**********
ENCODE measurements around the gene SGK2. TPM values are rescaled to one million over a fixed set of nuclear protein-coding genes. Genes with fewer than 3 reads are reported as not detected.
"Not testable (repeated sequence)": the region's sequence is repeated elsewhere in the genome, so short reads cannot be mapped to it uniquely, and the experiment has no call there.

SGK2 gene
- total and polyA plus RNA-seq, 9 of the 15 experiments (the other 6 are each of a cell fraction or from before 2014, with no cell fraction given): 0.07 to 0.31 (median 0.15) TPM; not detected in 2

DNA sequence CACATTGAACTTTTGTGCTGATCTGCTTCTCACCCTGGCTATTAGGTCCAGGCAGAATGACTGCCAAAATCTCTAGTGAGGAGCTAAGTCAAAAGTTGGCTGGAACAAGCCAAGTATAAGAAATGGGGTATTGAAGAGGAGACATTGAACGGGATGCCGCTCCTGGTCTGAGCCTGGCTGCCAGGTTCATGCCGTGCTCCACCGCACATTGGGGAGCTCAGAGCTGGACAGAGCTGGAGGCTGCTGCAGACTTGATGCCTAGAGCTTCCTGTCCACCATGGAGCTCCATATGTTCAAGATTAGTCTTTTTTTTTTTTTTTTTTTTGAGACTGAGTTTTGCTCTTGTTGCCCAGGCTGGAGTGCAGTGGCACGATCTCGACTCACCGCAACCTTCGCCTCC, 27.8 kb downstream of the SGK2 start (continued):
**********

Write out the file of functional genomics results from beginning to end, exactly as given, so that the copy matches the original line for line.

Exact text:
ENCODE measurements around the gene SGK2. TPM values are rescaled to one million over a fixed set of nuclear protein-coding genes. Genes with fewer than 3 reads are reported as not detected.
"Not testable (repeated sequence)": the region's sequence is repeated elsewhere in the genome, so short reads cannot be mapped to it uniquely, and the experiment has no call there.

SGK2 gene
- total and polyA plus RNA-seq, 9 of the 15 experiments (the other 6 are each of a cell fraction or from before 2014, with no cell fraction given): 0.07 to 0.31 (median 0.15) TPM; not detected in 2

DNA sequence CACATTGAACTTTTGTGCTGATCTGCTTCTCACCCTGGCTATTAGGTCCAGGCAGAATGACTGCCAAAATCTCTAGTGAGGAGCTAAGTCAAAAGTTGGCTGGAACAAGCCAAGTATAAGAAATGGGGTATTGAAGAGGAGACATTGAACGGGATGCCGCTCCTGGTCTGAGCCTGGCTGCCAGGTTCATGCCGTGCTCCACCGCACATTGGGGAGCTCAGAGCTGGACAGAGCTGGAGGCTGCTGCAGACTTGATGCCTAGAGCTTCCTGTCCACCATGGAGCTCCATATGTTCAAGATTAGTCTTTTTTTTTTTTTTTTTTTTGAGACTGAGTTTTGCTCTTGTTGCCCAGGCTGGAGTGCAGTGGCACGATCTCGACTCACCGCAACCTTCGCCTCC, 27.8 kb downstream of the SGK2 start (continued):